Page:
Shannon Erwin, the recipient of BORDC/DDF’s February 2016 Patriot Award, works in Boston, helping to protect the civil rights of Muslims at a time when they are increasingly in jeopardy. She is the executive director, and one of the four Muslim women co-founders, of the Muslim Justice League (MJL). MJL was formed in 2014 in response to a series of events that threatened Boston’s Muslim community.
First came the bombings at the Boston Marathon on April 15, 2013, perpetrated by two Muslim brothers. “That event was used by some folks,” Shannon says, as a reason to accuse the local Muslim community of “dropping the ball” and to justify “FBI fishing expeditions” that targeted Muslims. Those targeted often did not know that, as Shannon explains, “Even if you’ve done nothing wrong, you can get into trouble speaking to the FBI without a lawyer.”
The need for MJL is as simple as that. MJL educates, organizes and advocates for human and civil rights that are violated or threatened under national security pretexts. On every page of their web site, you’ll find a box on the right-hand side with the heading “Contacted by the FBI?” and clear, concise instructions for what to say to the contacting agent and how to get free legal representation through MJL.
The targeting of Muslims became an even greater issue a year after the bombings, when federal agencies announced, in 2014, that Boston would be one of the sites for their new Countering Violent Extremism (CVE) program. That is when Shannon and the other co-founders knew they needed a Muslim-driven civil rights organization to address the situation.
Shannon Erwin believes that the CVE approach, in which groups are asked to police their own members, is an ineffective way to predict criminal behavior. As she notes, it was law enforcement officials themselves who “dropped the ball” when they did not follow up on evidence linking Tamerlan Tsarnaev, one of the Marathon bombers, to a triple homicide that occurred in Waltham, MA in 2011. One of the victims in that crime was Tamerlan’s friend, and other friends gave Tamerlan’s name to the police, but he was never questioned. Tamerlan Tsarnaev died in the police manhunt that followed the Marathon bombings, and his younger brother Dzhokhar is currently in prison facing a death sentence. A March 2014 article in Boston magazine asked, “Could solving this case have prevented the Boston Marathon bombings?”
In February of 2015, MJL, in conjunction with a coalition of Massachusetts advocacy groups, submitted a letter to Lisa Monaco, the Assistant to the President for Homeland Security and Counterterrorism, in which the signers expressed “our belief that attempts to intervene in individuals’ ideologies and religious practices in the name of national security is a fundamentally unsound approach that would inflict substantial damage on our legal system, our values, and our communities.”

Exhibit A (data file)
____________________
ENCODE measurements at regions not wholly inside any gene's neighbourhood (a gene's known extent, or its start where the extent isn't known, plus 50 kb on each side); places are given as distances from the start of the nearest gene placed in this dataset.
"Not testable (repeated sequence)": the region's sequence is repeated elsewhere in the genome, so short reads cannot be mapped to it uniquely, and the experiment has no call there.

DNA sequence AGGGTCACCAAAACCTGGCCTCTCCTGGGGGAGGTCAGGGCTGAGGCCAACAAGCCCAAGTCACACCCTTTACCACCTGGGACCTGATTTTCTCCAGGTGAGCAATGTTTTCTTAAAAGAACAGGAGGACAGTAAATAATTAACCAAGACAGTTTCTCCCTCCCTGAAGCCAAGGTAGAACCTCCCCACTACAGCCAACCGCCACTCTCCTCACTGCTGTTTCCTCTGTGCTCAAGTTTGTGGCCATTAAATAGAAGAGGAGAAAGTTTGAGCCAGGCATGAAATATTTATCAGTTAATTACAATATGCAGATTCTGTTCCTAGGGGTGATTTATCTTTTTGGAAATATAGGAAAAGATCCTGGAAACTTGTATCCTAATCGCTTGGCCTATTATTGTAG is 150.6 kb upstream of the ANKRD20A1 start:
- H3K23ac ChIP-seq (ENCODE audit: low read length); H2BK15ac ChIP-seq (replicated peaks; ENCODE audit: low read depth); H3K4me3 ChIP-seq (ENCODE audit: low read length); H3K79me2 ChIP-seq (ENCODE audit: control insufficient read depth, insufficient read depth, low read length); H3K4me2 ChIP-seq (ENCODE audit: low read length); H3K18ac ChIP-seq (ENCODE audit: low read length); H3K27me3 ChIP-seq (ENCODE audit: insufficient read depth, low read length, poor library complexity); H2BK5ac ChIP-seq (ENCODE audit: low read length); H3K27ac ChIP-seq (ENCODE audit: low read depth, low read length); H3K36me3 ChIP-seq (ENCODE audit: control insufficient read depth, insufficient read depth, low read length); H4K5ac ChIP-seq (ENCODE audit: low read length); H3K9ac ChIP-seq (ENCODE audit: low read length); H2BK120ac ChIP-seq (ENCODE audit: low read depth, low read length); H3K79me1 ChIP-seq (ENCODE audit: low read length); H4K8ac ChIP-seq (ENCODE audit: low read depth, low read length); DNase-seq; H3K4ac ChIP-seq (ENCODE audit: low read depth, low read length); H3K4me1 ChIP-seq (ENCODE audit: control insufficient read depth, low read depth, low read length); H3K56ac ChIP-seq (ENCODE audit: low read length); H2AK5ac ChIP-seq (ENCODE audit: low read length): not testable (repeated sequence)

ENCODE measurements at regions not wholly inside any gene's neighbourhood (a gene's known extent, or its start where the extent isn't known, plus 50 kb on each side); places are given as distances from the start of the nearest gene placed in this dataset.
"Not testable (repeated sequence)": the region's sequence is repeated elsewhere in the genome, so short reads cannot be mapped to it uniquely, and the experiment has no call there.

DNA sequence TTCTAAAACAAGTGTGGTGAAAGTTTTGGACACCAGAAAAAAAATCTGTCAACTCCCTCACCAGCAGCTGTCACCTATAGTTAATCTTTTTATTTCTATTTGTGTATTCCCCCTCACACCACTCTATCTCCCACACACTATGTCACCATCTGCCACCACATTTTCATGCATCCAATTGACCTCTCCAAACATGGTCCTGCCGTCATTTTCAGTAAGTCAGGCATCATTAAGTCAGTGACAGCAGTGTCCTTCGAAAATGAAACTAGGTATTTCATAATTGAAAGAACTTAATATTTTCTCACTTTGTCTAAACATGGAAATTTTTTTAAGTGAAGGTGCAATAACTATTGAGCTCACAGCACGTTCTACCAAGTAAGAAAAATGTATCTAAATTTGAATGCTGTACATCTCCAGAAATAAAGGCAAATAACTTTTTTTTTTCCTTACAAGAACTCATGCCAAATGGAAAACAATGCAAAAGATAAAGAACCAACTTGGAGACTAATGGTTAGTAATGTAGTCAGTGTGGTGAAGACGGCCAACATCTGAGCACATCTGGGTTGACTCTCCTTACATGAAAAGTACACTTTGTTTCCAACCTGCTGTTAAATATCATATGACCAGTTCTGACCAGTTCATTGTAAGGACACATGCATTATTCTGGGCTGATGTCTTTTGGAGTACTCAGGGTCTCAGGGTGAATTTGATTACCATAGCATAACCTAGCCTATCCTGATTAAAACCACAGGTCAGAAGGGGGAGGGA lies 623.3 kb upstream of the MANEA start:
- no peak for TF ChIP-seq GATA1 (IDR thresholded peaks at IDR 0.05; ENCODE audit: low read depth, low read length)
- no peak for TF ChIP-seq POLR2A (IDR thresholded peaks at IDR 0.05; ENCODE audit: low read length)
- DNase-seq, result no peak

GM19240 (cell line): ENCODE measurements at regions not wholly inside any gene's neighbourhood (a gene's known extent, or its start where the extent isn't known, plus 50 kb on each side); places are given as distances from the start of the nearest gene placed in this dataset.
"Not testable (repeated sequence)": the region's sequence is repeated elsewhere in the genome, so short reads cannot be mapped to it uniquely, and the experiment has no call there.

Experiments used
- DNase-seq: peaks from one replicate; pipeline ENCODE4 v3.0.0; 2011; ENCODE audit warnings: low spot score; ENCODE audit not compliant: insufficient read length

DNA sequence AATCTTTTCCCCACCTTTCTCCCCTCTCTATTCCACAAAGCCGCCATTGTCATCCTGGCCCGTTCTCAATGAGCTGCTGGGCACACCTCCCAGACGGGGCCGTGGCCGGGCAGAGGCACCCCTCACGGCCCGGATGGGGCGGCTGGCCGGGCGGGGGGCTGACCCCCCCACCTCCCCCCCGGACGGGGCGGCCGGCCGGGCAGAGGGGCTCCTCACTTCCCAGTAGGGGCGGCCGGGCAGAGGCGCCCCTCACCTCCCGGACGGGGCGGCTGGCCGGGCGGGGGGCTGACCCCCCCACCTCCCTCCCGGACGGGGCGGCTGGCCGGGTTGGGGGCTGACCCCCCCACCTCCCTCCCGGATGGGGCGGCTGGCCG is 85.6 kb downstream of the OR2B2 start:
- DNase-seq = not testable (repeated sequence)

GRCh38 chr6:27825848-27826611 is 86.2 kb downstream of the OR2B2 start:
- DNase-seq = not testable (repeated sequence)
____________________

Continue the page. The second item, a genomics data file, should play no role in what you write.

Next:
To put it simply, as Shannon says, “You can’t predict violence based on ideology.” Mike German of the Brennan Center for Justice’s Liberty and National Security Program shared her view in a Boston Globe article about the CVE pilot program: ““It targets people who are critical of things like US government policy. . . . That says nothing about whether someone is going to be committing unlawful activity.”
In June of 2015, MJL also signed on to a national coalition letter against CVE, which included the argument that “CVE training that conveys vague and unsupportable ‘indicators’ of violent extremism will only result in further civil rights and privacy violations.” That prediction has proven to be true, as Shannon and her colleagues at MJL know well. They strive to be proactive, working hard, as Shannon says, “to let people know we’re here,” educating the community about the CVE program and how they can avoid getting caught up in it.
When asked how many calls MJL receives per month from Muslims who have been contacted by the FBI, Shannon replies, “Not enough,” and adds, “We can handle more.” Currently MJL is dealing with several cases per month but hopes that their outreach will make that number grow. She is proud of MJL’s participation in the November 2015 “Resisting Surveillance: Racial and Religious Profiling in Boston and Beyond” panel, which focused on the profiling of Muslims, African Americans, Latinos and other communities of color, both in Boston and elsewhere. Making connections, acknowledging and addressing intersectionality, plays a big role in achieving civil justice, and Shannon often compares the CVE approach to the FBI’s COINTELPRO activities, stating that both are “divide and conquer” strategies and emphasizing that “We can’t be played off each other. We can’t liberate a subset of the community.” Justice is for all.
BORDC/DDF is proud to honor Shannon Erwin with our Patriot Award and to spotlight the Muslim Justice League of Boston, Massachusetts. “Our long-term hope,” Shannon says, “is to live in a world without suspect communities.”